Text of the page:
This month, New York's Quad Cinema is embracing a gloriously cheesy summer mood with a series devoted to cinematic adaptations of beach reads. The series includes Valley of the Dolls, the 1967 cult classic based on Jacqueline Susann's bestselling novel. The film is particularly timely, given the starring role for Sharon Tate, who has been in the news this month with the release of Quentin Tarantino's Once Upon a Time… In Hollywoodand the 50th anniversary of her senseless murder at the hands of the Manson Family.
To watch Tate as Jennifer North, a beautiful but not too talented actress whose life takes a dramatic turn of events, is to mourn a sweet, charismatic star gone too soon. Valley of the Dolls is a strange film—tinged with tragedy, tonally soap opera-like, and filled in with fabulous interstitial showcases of '60s fashion. The costumes are by Travilla, an industry veteran whose resume included many of Marilyn Monroe's most famous films. The three women at the center of this dramatic tale of showbiz and addiction—Jennifer, Anne Welles (Barbara Parkins), and Neely O'Hara (Patty Duke) are each given a distinct style, and all are well-aware of how fashion is tied to their desirability and success.
When we're introduced to Jennifer, she's wearing an elaborate blue feathered headdress. The effect is somewhere between an ancient goddess and Cookie Monster.
Jennifer looks more at ease in loungewear than the over-the-top costuming for her chorus role. A little black floral slip is classically sweet but sexy. A white jumpsuit makes sitting on the floor seem glamorous.
When lounging poolside, Jennifer wears what might be her most covetable outfit, a pink ensemble best described as a hybrid beach coverup and Jackie Kennedy-style suit. The suit, with big white buttons and culottes, is the height of summer style, and when she takes off her jacket, she reveals a lime green bikini, complete with matching plastic bangles. Who wouldn't want an excuse to sit by the pool in this perfectly extra, vividly colored look?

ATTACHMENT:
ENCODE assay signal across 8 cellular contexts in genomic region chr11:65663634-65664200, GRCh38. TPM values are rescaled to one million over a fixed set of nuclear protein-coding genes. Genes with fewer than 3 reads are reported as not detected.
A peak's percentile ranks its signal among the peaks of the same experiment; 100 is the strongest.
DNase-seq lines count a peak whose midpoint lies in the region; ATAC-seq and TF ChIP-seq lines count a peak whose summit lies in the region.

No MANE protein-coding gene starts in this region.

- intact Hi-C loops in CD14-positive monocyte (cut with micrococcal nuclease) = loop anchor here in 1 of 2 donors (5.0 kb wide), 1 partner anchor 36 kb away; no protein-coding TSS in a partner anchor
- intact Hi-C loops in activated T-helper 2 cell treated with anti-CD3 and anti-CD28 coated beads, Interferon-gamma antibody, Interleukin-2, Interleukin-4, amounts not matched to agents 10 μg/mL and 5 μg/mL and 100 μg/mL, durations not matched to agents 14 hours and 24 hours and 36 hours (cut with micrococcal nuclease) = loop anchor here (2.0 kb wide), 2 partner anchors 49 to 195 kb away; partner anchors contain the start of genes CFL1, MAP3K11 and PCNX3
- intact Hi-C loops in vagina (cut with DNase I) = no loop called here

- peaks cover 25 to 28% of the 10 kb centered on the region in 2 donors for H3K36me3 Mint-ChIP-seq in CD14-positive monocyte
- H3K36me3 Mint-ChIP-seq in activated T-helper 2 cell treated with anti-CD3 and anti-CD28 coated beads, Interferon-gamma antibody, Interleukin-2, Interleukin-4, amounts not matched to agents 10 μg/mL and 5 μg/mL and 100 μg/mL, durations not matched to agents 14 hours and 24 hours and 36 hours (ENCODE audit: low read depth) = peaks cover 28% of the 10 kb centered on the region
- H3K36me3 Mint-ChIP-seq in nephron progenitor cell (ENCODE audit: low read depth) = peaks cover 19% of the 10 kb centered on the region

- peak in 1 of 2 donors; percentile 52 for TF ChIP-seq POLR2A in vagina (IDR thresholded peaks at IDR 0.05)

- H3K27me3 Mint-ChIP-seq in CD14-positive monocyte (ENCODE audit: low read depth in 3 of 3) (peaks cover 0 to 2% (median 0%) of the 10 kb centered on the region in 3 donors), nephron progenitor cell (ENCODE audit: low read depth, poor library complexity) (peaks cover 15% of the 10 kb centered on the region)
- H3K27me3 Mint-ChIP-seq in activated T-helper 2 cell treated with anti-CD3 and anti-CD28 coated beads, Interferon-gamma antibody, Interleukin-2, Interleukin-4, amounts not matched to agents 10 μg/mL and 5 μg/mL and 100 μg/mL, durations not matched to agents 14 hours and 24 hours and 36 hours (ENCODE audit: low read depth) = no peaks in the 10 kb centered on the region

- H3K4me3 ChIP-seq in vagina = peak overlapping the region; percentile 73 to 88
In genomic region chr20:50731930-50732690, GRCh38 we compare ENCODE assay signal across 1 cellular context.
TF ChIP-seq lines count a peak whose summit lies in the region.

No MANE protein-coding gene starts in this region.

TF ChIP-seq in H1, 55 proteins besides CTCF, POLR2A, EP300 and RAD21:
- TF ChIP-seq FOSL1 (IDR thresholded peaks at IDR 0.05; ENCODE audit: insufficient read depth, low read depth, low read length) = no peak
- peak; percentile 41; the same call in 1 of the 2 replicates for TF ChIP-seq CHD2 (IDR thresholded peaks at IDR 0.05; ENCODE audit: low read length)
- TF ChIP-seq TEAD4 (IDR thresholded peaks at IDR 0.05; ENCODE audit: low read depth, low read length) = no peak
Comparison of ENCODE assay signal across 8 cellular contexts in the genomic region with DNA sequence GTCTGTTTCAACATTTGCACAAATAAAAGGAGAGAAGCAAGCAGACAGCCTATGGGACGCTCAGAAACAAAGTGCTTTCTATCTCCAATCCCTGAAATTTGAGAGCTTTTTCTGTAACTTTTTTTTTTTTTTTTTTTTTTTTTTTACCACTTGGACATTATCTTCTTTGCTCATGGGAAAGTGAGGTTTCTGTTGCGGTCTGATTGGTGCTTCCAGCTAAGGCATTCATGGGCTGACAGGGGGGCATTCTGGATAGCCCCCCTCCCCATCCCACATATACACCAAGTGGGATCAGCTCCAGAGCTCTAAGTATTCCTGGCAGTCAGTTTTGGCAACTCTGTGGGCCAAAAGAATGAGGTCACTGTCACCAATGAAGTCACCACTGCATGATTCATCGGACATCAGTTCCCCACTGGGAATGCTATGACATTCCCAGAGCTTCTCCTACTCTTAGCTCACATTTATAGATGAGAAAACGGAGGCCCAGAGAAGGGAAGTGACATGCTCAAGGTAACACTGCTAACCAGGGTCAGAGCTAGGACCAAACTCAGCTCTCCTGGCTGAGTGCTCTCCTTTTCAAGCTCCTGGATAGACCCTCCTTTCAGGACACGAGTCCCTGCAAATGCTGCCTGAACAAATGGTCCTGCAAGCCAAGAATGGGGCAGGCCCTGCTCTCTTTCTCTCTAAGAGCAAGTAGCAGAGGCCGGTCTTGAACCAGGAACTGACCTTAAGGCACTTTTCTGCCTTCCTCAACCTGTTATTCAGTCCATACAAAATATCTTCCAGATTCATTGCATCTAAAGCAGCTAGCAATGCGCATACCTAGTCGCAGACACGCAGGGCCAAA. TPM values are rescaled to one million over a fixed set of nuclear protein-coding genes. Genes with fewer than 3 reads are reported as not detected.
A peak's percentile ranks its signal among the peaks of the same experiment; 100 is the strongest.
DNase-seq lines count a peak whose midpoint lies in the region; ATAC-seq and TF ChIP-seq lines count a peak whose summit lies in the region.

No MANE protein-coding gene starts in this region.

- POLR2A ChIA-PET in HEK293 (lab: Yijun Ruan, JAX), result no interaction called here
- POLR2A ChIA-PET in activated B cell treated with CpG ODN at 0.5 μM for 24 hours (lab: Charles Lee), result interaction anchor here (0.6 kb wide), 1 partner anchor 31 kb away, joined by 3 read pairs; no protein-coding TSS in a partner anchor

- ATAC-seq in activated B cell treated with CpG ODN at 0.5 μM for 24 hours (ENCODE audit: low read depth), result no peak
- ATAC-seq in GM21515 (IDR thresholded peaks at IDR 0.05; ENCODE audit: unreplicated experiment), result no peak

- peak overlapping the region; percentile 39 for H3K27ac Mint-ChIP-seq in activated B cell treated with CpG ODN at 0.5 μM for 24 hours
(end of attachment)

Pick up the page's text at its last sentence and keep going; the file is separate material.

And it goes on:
Fun showcases for Parkins' and Duke's onscreen fashions come in the form of montages that provide a colorful break from the film's wooden dramatic plotting. These scenes harken back to classic Hollywood moments, like the color fashion show sequence in The Women, while simultaneously possessing the zippy pop art energy of an early music video. Anne starts as being a preppy secretary in prim neutral-tone coats and hats and becomes a model sporting brightly colored Vogue-ready couture and mod hair and makeup in an arty commercial.
A montage that shows Neely rehearsing, taking to the stage, and becoming a success is delightful. We see her in casual '60s girl outfits, workout clothes, and a tuxedo as she goes through the sped-up process of becoming a star. Set against solid colored backgrounds, the sequence feels like a dream. Long before her inevitable downfall, we see Neely in a procession of perky looks. In striped shirts or a sleek black outfit, she's an ingénue.
Valley of the Dolls was a smashing box office success and remains a cultural touchstone, but the fashion moments it features, so perfectly of the time and hyper-feminine, might just be its most memorable aspect.